With health care reform on the horizon, the cost of health care is on everyone's mind. How much do we spend on health care in the US? On average we spent $6,815 per person in 2009, though this figure varies widely by state. These are the findings outlined in a recent Wall Street Journal article. We've outlined key trends below.
Highest Health Care Spending in the Northeast and Low Density StatesAccording to the WSJ report, states that spent the most on health care per resident are mostly in the Northeast and in low density states.
Massachusetts has the highest spending, most likely related to Massachusetts' state health care reform passed in 2006. At the same time, Massachusetts currently has the highest rate of insured residents in the nation, 98.1%.
Connecticut and Maine also have significant spending, and Maine's expenditures were some of the fastest-growing in the past two decades. Experts generally attribute the region's higher spending to its higher cost of living, greater proportion of elderly residents and number of high-profile hospitals.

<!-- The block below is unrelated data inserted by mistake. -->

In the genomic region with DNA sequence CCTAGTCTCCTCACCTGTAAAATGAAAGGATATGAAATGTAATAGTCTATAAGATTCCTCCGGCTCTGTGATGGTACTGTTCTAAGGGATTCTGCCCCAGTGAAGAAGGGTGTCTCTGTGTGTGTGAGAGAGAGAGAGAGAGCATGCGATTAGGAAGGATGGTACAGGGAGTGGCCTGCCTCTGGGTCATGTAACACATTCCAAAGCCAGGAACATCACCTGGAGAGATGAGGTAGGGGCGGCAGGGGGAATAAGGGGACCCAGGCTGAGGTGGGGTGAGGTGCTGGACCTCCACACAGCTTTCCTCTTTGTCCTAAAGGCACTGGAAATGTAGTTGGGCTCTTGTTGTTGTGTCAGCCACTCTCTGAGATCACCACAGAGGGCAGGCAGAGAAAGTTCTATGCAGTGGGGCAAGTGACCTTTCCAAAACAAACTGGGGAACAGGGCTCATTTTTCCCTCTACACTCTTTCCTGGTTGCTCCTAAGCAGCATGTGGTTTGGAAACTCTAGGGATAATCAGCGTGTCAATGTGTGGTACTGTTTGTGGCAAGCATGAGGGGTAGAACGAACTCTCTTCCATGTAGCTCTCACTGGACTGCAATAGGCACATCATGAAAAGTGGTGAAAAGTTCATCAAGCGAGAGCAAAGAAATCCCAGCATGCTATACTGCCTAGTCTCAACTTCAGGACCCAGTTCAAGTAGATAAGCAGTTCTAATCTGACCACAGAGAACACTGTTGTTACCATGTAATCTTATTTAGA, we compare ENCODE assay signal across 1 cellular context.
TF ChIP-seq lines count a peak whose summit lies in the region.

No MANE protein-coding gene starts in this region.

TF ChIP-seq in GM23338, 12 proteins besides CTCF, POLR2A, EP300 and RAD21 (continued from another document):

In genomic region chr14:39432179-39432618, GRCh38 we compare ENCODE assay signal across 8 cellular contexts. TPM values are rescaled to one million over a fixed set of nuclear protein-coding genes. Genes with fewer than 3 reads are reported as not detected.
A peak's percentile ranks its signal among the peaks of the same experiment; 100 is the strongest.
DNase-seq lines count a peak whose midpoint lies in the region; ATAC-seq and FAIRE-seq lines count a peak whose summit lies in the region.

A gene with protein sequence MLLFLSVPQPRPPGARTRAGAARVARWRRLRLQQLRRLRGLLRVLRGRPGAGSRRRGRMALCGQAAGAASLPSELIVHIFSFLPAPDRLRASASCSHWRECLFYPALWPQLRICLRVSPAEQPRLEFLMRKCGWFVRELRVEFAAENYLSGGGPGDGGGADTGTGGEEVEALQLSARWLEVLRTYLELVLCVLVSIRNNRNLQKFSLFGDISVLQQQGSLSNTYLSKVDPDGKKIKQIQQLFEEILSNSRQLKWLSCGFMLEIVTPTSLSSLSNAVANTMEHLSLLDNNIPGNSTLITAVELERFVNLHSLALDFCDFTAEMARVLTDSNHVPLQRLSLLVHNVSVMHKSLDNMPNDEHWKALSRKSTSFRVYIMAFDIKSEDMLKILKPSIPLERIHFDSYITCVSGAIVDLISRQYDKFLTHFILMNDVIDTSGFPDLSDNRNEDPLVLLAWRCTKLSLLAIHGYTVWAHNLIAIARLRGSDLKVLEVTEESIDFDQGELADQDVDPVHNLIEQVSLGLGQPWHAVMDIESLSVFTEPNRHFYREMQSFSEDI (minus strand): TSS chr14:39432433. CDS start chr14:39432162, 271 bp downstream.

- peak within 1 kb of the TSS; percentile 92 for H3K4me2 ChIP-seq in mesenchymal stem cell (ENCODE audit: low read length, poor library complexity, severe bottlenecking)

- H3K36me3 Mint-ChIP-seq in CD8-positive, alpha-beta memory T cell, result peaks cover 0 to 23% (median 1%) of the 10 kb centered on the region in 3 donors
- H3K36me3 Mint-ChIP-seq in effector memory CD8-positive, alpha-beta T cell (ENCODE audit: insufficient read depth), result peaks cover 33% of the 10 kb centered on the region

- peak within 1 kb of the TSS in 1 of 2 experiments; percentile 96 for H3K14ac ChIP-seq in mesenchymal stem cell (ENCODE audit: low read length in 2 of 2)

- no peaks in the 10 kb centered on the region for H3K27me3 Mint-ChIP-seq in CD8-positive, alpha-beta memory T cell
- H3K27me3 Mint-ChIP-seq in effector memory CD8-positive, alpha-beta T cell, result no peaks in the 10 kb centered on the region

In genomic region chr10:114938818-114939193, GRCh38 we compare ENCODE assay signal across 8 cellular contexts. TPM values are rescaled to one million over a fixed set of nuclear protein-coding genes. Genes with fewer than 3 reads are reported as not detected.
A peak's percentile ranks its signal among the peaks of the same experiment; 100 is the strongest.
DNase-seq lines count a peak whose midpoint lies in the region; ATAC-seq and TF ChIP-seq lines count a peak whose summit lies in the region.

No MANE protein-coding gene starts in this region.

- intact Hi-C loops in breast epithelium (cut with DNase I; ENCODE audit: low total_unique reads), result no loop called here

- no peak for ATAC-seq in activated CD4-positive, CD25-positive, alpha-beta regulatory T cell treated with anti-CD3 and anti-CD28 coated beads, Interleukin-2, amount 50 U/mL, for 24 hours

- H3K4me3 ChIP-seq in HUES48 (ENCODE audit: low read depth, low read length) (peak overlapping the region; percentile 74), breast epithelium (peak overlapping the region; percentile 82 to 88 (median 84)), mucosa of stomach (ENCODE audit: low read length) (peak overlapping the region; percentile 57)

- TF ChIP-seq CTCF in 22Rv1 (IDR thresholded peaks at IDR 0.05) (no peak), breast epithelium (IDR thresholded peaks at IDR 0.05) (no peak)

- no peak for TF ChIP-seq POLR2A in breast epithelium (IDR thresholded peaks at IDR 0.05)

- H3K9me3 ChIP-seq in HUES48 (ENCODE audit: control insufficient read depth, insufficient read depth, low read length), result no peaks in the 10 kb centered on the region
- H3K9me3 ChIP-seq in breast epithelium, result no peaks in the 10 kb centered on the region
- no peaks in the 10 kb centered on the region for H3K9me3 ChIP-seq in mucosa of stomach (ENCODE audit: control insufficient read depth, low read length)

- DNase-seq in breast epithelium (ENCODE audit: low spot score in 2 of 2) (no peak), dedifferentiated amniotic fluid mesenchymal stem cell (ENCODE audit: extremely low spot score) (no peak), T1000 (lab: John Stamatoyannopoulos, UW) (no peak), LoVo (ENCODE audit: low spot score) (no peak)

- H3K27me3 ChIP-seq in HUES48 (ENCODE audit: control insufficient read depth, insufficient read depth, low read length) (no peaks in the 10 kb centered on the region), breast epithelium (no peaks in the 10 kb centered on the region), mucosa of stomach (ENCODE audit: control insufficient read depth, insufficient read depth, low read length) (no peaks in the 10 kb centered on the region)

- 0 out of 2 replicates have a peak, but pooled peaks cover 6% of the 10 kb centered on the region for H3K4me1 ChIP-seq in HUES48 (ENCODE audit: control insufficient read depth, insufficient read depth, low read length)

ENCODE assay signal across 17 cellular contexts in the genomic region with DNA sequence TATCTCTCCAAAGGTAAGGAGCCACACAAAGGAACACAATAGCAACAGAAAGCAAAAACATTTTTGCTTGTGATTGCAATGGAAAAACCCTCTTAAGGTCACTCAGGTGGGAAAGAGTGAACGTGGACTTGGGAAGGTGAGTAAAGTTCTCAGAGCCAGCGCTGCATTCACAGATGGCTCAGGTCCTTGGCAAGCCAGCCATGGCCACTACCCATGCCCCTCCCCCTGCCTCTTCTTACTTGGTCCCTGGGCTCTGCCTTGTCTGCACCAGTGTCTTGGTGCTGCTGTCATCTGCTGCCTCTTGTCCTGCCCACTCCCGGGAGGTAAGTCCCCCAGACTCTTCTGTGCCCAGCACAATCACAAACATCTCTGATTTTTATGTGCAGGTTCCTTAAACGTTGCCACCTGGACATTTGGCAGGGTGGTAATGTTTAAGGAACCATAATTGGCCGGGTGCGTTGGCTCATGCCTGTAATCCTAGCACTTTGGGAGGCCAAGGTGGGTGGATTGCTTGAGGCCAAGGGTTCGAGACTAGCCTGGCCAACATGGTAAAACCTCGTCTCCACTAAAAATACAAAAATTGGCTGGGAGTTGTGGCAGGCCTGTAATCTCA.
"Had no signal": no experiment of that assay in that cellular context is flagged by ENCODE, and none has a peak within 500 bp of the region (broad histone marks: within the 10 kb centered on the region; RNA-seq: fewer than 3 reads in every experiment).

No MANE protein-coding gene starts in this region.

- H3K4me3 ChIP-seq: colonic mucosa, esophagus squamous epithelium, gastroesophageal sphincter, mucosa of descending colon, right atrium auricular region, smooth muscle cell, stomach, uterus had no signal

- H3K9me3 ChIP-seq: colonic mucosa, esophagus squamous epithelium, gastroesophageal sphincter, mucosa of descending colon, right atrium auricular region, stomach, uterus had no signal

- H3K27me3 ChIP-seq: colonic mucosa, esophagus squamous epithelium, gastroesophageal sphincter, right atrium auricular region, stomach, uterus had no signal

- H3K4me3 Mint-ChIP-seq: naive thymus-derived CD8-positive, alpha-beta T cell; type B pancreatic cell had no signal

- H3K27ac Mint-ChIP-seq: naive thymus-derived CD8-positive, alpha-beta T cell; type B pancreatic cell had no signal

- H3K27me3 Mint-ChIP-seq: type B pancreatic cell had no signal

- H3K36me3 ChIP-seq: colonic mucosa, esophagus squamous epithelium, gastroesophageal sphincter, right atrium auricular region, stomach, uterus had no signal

Expansive, sparsely populated states such as Alaska and North Dakota also have high spending. Their representatives often attribute this to care delivery being more expensive under their conditions.
Spending on Health Care, By Category
In addition to varying by state, health care spending also varies by type of medical expense. For example:
Big-spending states such as Washington DC, Massachusetts and Alaska had some of the highest per-person spending on hospital care and doctors' services, which make up the bulk of medical costs.
Utah had the lowest spending, averaging $5,031 per person. Most experts attribute this to the state's relatively young and healthy population. Similarly, Utah has particularly low spending on hospital care and doctors' services.
Where does your state fall?